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Essential Fatty Acids role in neurochemistry of the Central Nervous System

A guide to remedial repletion therapy

 

In the previous article "Essential Fatty Acids role on the Neurochemistry of the Brain", an overview of the role of EFAs was considered, here the remedial repletion of EFA is discussed.

The previous article proposed the role played by lipids in the metabolism of Very Long Chain Fatty Acids, VLCFA. At this point, we should consider the role of a part of the cell structure which is present in cells and whose sole purpose is to rid the cell of toxic substances. This component is the Peroxisome. VLCFAs are shortened by oxidation to long chain fatty acids in Peroxisomes and further oxidised in mitochondria, converted to Acetyl-CoA, the enzyme that catalyzes the first step in oxidation. The build up of VLCFA leads to abnormal neuroanatomy primarily in the hippocampus and amygdala giving rise to development delay, identified by Bauman and Kemper in the Neuroanatomy of Autistic Brains. The accumulation of VLCFA may constitute a minor part of overall fatty acids, according to Kane, but peroxisome deficiency disorders are deleterious to the brain and CNS.

The peroxisome is also responsible for the formation inside the cell of plasmalogens (in simple terms another lipid) which is the most abundant lipid in myelin. A deficiency of plasmalogens causes profound abnormalities in the myelination of nerve cells, which is one of the reasons that many peroximonal disorders lead to neurological dysfunction's. Peroxisomes are present in virtually all cells and are most prevalent in the liver and kidney cells where the peroxisomes detoxify various toxic substances that enter the blood. Deficiency of the formation of plasmalogens can also cause severe brain disorders, leading to neurological dysfunction.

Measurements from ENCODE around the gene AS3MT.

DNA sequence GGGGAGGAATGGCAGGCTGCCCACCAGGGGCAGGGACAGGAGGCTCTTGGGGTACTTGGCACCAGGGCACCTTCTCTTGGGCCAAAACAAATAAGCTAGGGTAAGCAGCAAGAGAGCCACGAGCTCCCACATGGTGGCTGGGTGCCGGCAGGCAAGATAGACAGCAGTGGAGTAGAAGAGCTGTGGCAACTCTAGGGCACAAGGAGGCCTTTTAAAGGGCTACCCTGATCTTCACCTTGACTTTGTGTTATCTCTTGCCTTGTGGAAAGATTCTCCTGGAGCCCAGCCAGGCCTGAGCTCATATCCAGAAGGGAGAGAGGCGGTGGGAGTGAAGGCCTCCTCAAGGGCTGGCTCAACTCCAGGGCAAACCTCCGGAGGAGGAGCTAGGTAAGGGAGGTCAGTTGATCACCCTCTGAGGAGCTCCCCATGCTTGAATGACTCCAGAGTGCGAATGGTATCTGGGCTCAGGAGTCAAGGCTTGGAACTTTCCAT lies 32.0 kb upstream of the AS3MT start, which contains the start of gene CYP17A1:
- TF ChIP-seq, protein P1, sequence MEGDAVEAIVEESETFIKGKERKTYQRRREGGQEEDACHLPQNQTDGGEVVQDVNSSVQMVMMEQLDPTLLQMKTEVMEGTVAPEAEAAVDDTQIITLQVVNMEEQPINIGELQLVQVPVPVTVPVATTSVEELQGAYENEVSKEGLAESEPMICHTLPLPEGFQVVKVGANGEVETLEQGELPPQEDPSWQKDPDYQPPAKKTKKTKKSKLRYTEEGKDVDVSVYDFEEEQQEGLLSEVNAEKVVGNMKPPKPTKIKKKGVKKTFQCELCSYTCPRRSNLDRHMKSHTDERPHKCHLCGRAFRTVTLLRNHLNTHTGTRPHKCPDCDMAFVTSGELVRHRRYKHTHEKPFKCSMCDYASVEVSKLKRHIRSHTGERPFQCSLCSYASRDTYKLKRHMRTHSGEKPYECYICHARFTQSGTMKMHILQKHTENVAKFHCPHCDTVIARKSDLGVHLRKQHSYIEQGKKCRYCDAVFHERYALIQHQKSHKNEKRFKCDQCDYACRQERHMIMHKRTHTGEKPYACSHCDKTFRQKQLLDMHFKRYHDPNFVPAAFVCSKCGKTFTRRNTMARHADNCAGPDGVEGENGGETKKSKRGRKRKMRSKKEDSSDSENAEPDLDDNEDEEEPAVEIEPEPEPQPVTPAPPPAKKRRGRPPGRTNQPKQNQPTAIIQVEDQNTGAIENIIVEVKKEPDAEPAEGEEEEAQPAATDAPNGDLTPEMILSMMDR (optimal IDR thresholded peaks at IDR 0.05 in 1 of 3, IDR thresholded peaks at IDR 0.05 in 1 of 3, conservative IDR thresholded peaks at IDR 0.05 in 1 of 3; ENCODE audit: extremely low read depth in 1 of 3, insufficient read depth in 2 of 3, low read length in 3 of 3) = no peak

According to Kane, red cell lipid analysis of children with ASD have revealed, elevation of VLCFAs, depressed myelination markers, suppressed prostaglandin synthesis, omega 6 depletion, poor cell membrane integrity, and complex autoimmune derangement. The autoimmune presentation of ASD may initially respond negatively to omega 3 marine oils, due to the competitive inhibition of omega 3s to omega 6s and poor cell membrane integrity. On this principle, omega 6s, the precursor PG1 (prostaglandin one) must be repleted and stabilized before omega 3 supplementation begins, usually 6-8 weeks. The synthesis of prostaglandins is an oxidative process, introducing antioxidants, or the incorrect sequence of EFAs may have a negative effect on the ASD presentation.

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© Robin Burn - theautismcentre.co.uk 2006

 
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